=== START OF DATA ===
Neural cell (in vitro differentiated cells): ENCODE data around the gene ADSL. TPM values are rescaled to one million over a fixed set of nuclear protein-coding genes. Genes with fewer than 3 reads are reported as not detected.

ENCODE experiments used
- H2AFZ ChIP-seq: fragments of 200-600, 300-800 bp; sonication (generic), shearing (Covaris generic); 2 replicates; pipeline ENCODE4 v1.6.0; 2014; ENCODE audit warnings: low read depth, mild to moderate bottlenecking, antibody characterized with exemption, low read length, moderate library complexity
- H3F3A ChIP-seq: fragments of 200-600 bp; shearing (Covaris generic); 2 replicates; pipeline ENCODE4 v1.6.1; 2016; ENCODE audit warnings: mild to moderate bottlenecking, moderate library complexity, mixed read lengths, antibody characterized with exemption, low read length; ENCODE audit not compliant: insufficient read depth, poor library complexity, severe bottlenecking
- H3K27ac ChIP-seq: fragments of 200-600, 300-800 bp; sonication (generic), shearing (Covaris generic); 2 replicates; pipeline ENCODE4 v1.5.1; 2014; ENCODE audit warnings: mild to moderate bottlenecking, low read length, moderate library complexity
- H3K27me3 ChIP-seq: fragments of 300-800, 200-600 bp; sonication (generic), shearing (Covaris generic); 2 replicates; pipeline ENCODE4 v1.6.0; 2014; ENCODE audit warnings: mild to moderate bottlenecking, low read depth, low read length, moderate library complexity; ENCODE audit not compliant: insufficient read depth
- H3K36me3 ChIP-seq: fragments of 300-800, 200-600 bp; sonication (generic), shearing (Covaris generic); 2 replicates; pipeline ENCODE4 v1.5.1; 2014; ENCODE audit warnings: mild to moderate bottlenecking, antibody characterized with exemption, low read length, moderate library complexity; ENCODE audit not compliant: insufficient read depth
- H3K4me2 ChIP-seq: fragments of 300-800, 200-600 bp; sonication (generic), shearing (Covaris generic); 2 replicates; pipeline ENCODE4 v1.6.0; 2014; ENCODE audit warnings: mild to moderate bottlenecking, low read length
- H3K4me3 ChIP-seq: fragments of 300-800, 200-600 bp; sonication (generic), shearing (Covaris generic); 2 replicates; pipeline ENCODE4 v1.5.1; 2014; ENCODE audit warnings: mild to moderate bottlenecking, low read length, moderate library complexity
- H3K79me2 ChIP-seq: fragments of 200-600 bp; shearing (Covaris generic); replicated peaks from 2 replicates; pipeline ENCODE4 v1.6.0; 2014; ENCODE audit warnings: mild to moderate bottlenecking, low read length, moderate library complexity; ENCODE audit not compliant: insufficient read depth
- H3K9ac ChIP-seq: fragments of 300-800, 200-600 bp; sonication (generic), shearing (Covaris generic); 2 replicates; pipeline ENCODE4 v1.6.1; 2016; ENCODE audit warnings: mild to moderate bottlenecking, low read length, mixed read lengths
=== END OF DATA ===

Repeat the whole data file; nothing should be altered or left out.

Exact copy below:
Neural cell (in vitro differentiated cells): ENCODE data around the gene ADSL. TPM values are rescaled to one million over a fixed set of nuclear protein-coding genes. Genes with fewer than 3 reads are reported as not detected.

ENCODE experiments used
- H2AFZ ChIP-seq: fragments of 200-600, 300-800 bp; sonication (generic), shearing (Covaris generic); 2 replicates; pipeline ENCODE4 v1.6.0; 2014; ENCODE audit warnings: low read depth, mild to moderate bottlenecking, antibody characterized with exemption, low read length, moderate library complexity
- H3F3A ChIP-seq: fragments of 200-600 bp; shearing (Covaris generic); 2 replicates; pipeline ENCODE4 v1.6.1; 2016; ENCODE audit warnings: mild to moderate bottlenecking, moderate library complexity, mixed read lengths, antibody characterized with exemption, low read length; ENCODE audit not compliant: insufficient read depth, poor library complexity, severe bottlenecking
- H3K27ac ChIP-seq: fragments of 200-600, 300-800 bp; sonication (generic), shearing (Covaris generic); 2 replicates; pipeline ENCODE4 v1.5.1; 2014; ENCODE audit warnings: mild to moderate bottlenecking, low read length, moderate library complexity
- H3K27me3 ChIP-seq: fragments of 300-800, 200-600 bp; sonication (generic), shearing (Covaris generic); 2 replicates; pipeline ENCODE4 v1.6.0; 2014; ENCODE audit warnings: mild to moderate bottlenecking, low read depth, low read length, moderate library complexity; ENCODE audit not compliant: insufficient read depth
- H3K36me3 ChIP-seq: fragments of 300-800, 200-600 bp; sonication (generic), shearing (Covaris generic); 2 replicates; pipeline ENCODE4 v1.5.1; 2014; ENCODE audit warnings: mild to moderate bottlenecking, antibody characterized with exemption, low read length, moderate library complexity; ENCODE audit not compliant: insufficient read depth
- H3K4me2 ChIP-seq: fragments of 300-800, 200-600 bp; sonication (generic), shearing (Covaris generic); 2 replicates; pipeline ENCODE4 v1.6.0; 2014; ENCODE audit warnings: mild to moderate bottlenecking, low read length
- H3K4me3 ChIP-seq: fragments of 300-800, 200-600 bp; sonication (generic), shearing (Covaris generic); 2 replicates; pipeline ENCODE4 v1.5.1; 2014; ENCODE audit warnings: mild to moderate bottlenecking, low read length, moderate library complexity
- H3K79me2 ChIP-seq: fragments of 200-600 bp; shearing (Covaris generic); replicated peaks from 2 replicates; pipeline ENCODE4 v1.6.0; 2014; ENCODE audit warnings: mild to moderate bottlenecking, low read length, moderate library complexity; ENCODE audit not compliant: insufficient read depth
- H3K9ac ChIP-seq: fragments of 300-800, 200-600 bp; sonication (generic), shearing (Covaris generic); 2 replicates; pipeline ENCODE4 v1.6.1; 2016; ENCODE audit warnings: mild to moderate bottlenecking, low read length, mixed read lengths